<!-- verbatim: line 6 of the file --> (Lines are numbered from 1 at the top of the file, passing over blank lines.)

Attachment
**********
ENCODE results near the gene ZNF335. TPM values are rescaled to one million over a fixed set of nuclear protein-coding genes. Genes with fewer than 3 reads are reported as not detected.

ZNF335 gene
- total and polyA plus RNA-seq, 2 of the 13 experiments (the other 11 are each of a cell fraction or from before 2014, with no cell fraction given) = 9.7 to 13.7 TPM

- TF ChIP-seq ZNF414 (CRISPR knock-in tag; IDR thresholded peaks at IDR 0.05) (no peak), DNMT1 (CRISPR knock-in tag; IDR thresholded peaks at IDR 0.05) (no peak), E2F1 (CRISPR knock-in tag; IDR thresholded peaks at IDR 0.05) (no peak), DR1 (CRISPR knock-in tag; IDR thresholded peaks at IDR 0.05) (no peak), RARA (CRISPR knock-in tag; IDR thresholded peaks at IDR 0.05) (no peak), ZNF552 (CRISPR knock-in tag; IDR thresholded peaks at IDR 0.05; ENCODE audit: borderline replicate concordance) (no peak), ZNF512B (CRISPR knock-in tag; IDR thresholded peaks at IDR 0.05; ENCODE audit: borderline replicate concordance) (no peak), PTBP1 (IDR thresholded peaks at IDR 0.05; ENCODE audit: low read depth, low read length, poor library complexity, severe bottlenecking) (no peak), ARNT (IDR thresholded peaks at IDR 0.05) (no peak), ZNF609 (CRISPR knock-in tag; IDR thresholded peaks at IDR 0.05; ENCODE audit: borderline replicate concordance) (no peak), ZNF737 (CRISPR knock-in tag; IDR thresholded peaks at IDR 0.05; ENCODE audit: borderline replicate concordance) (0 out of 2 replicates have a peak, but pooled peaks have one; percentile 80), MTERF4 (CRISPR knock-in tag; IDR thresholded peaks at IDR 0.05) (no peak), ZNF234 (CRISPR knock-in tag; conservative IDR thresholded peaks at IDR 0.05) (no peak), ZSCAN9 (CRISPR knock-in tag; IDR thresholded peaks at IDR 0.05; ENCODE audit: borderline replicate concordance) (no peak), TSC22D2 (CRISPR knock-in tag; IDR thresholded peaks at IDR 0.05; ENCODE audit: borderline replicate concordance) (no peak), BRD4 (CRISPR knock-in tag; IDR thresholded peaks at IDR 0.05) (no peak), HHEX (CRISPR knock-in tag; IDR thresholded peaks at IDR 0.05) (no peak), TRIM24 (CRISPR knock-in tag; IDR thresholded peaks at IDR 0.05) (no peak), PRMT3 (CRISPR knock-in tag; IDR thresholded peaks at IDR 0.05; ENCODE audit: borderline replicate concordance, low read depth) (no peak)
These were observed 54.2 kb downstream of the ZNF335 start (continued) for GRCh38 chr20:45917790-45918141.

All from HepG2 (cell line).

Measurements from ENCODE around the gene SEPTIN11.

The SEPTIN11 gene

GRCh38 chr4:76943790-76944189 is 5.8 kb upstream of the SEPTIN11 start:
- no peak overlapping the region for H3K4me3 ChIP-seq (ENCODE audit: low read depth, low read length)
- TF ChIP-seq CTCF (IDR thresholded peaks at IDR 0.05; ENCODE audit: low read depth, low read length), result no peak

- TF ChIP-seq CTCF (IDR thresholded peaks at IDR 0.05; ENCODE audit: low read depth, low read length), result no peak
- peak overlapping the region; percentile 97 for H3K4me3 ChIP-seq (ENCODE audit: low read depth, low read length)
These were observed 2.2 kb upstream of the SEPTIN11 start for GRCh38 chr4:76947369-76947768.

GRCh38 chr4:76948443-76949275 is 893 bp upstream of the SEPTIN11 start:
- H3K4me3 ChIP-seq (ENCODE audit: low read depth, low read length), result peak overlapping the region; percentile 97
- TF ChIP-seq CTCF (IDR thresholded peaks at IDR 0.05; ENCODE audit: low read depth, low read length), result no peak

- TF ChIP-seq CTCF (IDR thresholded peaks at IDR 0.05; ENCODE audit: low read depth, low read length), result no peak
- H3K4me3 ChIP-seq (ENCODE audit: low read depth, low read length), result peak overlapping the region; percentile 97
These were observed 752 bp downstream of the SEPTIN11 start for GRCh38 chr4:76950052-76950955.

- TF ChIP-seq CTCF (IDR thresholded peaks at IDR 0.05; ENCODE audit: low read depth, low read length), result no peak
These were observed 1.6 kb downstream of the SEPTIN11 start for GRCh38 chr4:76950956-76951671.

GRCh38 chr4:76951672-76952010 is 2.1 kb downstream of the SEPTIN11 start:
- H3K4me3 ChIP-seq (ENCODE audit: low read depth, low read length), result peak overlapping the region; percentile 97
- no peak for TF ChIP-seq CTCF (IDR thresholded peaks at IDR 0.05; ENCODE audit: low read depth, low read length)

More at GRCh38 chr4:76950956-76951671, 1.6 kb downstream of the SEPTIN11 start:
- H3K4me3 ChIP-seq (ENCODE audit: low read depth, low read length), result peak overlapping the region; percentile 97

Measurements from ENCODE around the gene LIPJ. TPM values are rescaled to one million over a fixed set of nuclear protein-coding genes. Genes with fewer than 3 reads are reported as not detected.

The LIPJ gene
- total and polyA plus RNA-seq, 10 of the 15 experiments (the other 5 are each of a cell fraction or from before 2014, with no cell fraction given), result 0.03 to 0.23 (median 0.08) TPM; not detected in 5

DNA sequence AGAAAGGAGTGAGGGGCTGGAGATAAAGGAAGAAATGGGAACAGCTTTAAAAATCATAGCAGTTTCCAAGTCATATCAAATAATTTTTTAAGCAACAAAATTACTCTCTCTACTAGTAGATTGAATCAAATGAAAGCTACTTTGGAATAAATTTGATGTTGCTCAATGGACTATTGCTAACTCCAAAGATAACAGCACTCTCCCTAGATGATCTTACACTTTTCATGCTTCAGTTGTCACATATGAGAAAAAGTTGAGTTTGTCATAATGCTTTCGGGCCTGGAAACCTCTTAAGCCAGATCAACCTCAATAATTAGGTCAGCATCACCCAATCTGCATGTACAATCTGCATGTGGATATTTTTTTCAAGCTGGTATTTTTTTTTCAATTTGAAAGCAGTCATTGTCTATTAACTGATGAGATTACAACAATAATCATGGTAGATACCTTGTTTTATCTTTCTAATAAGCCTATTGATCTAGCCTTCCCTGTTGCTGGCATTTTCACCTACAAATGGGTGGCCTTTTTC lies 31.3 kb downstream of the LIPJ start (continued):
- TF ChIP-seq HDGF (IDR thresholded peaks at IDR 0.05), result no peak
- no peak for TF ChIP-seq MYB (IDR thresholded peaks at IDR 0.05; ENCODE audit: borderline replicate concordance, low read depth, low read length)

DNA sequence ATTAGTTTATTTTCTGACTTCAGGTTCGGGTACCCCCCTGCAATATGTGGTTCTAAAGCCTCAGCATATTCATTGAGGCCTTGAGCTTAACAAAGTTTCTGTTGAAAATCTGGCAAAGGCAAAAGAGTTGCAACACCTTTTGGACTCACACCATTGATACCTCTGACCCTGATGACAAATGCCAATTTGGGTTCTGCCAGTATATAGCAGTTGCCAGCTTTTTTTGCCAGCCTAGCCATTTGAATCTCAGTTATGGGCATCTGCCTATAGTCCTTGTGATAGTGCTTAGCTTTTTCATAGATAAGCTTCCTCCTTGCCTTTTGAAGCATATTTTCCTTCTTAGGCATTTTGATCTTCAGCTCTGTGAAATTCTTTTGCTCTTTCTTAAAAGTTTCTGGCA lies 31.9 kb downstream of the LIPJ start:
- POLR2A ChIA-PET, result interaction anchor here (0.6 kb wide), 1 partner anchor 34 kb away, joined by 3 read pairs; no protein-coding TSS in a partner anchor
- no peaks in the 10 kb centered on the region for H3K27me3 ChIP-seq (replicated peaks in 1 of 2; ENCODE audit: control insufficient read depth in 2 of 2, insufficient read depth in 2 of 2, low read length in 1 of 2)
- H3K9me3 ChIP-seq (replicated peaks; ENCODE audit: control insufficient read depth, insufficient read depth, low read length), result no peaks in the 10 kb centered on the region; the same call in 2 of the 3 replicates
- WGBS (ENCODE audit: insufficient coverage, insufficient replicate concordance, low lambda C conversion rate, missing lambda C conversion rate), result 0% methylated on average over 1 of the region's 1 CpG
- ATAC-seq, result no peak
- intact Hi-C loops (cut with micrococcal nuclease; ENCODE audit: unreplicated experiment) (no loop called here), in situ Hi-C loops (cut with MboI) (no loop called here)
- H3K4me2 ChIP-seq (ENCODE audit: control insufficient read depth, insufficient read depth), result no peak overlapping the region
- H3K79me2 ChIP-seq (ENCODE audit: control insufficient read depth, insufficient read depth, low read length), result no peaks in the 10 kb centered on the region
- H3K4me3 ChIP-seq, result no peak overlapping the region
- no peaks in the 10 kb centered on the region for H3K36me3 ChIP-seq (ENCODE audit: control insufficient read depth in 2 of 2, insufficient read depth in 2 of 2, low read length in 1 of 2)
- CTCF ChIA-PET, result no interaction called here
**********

All from HepG2 (cell line).